I don’t remember exactly when I first started to hate my body. Do any of us? I remember standing, looking naked in the bathroom mirror during middle school, and deciding which parts of myself I wanted to keep, which parts I would trade in. My straight nose and hazel eyes were okay. My pimply chin and my breasts, red with new stretch marks, were awful. I knew I was supposed to hate my body, and how could I not, considering how rapidly it had changed. I had been a puppy-like girl with comically overlarge feet, tall and clumsy–a clumsiness that came from long limbs and a near-complete lack of self-awareness for my own body. What sweet heaven. Suddenly I had breasts and zits and hair in all sorts of confusing places. In puberty our bodies become alien to us, and sadly I think that for most women they remain forever foreign–dark and dangerous places that have us trapped.
Employing some twisted logic, I think I was, even then, trying to give myself an alternative narrative. My body was betraying me, and I hated it for that, but I on some level I knew my body needed to remain home. So I found some safe places. My eyes, the birthmark on my right ankle shaped like Ireland, my height. I might not be beautiful, I was telling myself, but these individual parts were okay. And there was comfort in that, even as I was carving myself up and marking whole body parts for “discard.”
I also don’t remember when I first stated hating my belly, but in this war on my body she has become mortal enemy #1. I remember analyzing the girls in my high school, and longing for their tiny waists. I remember noticing, with sadness and jealousy, that a friend’s belly carried her weight in front, rather than to the sides like mine. She didn’t have “love handles;” she could hide it better. It gave me a perverse sense of pleasure when, years later, I gained enough weight that I started noticing it in the front, too. And years after that, when I was skipping meals in the dining hall, I remember laying in bed and resting my fingers in the space between my belly and my sharp hip bones, thinking how good it felt, and wondering how good it would feel to be just a little bit smaller.
Every outfit I have chosen, every day for over 15 years, has been assessed first and foremost for how well it masks my belly. My sense of fashion–this very personal sense of self in our capitalist world–has always always been shaped by trying to hide this “problem area.” I’ve read many a style guide for “apple shaped” bodies, cheered the return of slightly-higher rise jeans, and when I stand before the mirror, now fully dressed, my eyes have a laser focus on my stomach, to assess how it looks, always within the range of not-that-bad to catastrophic.
Sadly, I don’t think this story is unique. I tell you all this to share with you a recent realization on my part, from a beautiful weekend retreat at Kripalu Center, out in the Berkshires. But first, try something for me. Wherever you are reading this, take a deep breath. Breath deep and, with your breath, fill up your belly. Pay attention, for a moment to what it feels like to breath into your belly, and then pay attention to what it feels like as you soften and release the air. What sensations did you experience? How do you feel?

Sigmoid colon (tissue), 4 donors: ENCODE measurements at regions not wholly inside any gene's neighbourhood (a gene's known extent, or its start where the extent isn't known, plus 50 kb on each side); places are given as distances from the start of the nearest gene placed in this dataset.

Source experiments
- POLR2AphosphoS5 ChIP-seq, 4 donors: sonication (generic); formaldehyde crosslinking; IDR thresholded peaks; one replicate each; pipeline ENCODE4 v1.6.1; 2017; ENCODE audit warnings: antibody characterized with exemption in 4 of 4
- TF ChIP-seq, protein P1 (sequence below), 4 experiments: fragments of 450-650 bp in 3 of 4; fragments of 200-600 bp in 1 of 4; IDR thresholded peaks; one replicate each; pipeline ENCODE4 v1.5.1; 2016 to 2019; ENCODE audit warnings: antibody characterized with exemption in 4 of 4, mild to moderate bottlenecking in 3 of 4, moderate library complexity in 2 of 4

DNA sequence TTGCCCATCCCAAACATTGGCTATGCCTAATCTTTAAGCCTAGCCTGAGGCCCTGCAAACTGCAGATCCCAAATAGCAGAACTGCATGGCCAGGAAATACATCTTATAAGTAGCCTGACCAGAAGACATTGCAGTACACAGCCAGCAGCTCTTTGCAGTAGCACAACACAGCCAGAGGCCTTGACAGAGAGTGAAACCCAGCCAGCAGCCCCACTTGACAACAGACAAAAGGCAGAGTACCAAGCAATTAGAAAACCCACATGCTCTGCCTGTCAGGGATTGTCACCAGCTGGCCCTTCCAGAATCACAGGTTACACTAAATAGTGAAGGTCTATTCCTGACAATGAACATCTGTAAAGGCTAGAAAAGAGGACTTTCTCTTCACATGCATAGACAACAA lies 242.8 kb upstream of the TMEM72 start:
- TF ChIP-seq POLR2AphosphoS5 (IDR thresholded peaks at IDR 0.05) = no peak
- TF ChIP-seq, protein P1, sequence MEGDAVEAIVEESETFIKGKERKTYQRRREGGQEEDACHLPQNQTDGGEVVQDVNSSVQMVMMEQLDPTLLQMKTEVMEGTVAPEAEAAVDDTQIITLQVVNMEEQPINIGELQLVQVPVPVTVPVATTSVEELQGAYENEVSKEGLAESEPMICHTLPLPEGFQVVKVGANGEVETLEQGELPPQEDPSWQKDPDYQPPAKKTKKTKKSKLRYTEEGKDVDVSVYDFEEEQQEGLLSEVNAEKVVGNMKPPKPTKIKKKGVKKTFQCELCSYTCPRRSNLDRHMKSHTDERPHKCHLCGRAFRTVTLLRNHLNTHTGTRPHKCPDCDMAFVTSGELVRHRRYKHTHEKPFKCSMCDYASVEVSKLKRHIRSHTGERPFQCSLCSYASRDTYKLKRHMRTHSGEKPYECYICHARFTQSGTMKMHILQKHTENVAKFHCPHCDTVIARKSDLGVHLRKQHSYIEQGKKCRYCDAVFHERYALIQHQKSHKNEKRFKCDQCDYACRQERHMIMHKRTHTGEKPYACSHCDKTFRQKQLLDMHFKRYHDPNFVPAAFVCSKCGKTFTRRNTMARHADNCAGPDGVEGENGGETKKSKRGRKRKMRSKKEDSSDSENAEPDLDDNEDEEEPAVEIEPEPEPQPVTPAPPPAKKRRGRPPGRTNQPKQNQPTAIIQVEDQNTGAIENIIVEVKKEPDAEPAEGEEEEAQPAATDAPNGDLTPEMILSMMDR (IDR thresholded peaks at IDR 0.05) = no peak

I hope your experience is different from mine, because I’ll tell you what I experience–nothing. It’s like someone gave me a shot of Novocain first. I have been practicing yoga and meditation, off and on, for years, and “Breath deep into your belly” is the equivalent of a layup; it’s a tool to warm you up, loosen you up, and get you centered. If you’re rattled or distracted, it’s a simple drill that can help you get your groove back. But, to stick with my basketball metaphor, for me it’s a Harlem Globetrotter-esque dribble-between-the-knees-and-shoot-from-halfcourt move. Focus on breathing into my throat? Breath deep to fill up my chest and lungs? There is a tangible sensation to all of these ways of being and breathing for me. But to breath deep into my belly, I can experience only as a void.
How can we wage decades long wars against our bodies, and not carry that hatred and anger and sadness in our bodies themselves? I can’t even look at myself without fear and derision for my stomach; how could I honestly feel what is happening here, what I’m feeling there. I’ve pushed my belly, emotionally, as far away as we can push anything that is physically attached to us, and, again, I don’t think I’m alone. I’ve ignored it and hated it like some kind of poor orphan child living under my stairs. And during years of on-again, off-again yoga practice, when “breath deep into your belly” was an empty experience for me, I assumed that I wasn’t concentrating the right way, that I was just breathing wrong. Again, the narrative I told myself was try harder, be better.
I don’t know how to fix this, exactly; I’m still living with the enemy, working towards seeing it (myself) as neutral, normal even. Good, even. How radical would that be? A voice in my head whispers, if you make it (your belly, yourself) small enough, you will like your belly, yourself. But I know that’s bullshit; I want to reject that narrative. The survival technique I came up with at 13, to carve myself up into good and bad (where at least there is still some good), isn’t working anymore. The new project is to like my whole self. Even writing that feel strange–simultaneously like an inspirational poster in a guidance counselor’s office, maybe with cats, and also like a lie. Maybe some meditations where I breath into my belly, sending love and kindness that way will help. Certainly more yoga, which helped me see the tangible effects of the cruel narratives I’ve been telling myself all these years. And, I suppose, openness–to myself, to the world, to breathing.